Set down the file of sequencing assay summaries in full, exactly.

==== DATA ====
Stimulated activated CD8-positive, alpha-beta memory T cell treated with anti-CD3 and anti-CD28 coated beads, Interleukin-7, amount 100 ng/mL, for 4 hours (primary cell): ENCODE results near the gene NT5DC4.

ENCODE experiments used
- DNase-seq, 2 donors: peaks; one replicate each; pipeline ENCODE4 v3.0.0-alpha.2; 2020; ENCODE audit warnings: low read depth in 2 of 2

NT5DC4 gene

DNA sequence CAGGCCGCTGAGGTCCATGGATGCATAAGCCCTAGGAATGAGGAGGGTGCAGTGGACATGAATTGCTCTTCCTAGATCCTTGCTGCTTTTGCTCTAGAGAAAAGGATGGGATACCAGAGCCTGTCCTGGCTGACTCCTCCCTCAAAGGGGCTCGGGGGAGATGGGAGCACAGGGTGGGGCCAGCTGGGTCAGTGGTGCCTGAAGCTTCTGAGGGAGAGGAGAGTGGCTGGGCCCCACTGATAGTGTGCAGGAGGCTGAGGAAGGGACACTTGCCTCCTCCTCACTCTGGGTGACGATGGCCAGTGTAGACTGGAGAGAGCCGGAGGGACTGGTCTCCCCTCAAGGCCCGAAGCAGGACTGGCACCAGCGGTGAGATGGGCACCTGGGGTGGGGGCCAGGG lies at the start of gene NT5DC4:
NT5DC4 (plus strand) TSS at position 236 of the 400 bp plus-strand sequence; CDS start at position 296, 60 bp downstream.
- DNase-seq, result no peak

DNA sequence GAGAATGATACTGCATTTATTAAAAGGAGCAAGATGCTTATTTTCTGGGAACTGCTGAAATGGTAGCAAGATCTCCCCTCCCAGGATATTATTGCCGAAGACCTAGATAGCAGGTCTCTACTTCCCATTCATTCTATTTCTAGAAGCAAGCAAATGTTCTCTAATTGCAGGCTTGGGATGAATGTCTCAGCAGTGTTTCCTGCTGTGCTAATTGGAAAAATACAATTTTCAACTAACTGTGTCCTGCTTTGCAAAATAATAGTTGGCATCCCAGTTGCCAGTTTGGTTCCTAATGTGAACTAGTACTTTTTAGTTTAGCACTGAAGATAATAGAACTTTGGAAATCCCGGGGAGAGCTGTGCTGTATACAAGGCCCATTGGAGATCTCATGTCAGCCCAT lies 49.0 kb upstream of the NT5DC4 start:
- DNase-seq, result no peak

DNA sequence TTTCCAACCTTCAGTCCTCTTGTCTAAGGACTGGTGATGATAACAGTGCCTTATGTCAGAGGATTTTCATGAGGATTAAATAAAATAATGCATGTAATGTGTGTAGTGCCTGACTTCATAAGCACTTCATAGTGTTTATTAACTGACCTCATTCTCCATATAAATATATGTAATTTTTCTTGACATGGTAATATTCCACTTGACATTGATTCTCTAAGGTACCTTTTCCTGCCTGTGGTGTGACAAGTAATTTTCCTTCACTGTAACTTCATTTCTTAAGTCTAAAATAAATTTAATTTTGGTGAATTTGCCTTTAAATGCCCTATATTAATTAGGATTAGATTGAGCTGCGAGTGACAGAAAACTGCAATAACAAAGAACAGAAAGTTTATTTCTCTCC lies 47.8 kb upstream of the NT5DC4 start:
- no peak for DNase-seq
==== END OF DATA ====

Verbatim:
Stimulated activated CD8-positive, alpha-beta memory T cell treated with anti-CD3 and anti-CD28 coated beads, Interleukin-7, amount 100 ng/mL, for 4 hours (primary cell): ENCODE results near the gene NT5DC4.

ENCODE experiments used
- DNase-seq, 2 donors: peaks; one replicate each; pipeline ENCODE4 v3.0.0-alpha.2; 2020; ENCODE audit warnings: low read depth in 2 of 2

NT5DC4 gene

DNA sequence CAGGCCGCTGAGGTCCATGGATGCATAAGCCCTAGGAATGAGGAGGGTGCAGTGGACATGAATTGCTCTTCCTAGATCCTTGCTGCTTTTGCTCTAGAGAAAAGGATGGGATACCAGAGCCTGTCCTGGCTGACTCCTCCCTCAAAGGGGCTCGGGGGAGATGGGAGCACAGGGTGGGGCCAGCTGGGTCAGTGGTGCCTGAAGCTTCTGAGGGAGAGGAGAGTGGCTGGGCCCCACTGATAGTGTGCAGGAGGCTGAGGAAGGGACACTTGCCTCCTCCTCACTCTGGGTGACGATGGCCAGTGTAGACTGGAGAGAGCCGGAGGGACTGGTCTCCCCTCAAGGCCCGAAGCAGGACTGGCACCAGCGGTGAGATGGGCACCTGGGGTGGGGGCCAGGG lies at the start of gene NT5DC4:
NT5DC4 (plus strand) TSS at position 236 of the 400 bp plus-strand sequence; CDS start at position 296, 60 bp downstream.
- DNase-seq, result no peak

DNA sequence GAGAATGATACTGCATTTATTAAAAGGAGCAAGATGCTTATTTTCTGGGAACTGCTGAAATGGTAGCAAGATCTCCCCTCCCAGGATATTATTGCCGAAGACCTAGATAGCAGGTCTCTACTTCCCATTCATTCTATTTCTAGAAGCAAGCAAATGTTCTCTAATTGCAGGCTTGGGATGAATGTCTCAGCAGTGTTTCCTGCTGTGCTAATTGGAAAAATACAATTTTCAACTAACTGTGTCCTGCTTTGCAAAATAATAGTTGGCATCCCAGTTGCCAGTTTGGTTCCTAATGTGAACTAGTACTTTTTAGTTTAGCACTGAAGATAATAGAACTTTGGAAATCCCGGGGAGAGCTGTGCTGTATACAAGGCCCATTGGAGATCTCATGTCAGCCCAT lies 49.0 kb upstream of the NT5DC4 start:
- DNase-seq, result no peak

DNA sequence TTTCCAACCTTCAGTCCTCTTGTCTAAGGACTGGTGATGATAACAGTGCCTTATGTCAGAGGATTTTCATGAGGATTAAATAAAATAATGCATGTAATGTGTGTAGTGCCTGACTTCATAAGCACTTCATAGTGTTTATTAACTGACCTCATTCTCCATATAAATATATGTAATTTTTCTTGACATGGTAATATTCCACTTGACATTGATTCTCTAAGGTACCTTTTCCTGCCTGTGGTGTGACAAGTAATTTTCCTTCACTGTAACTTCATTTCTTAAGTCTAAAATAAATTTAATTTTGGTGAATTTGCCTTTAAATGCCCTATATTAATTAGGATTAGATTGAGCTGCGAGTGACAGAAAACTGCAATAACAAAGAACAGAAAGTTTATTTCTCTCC lies 47.8 kb upstream of the NT5DC4 start:
- no peak for DNase-seq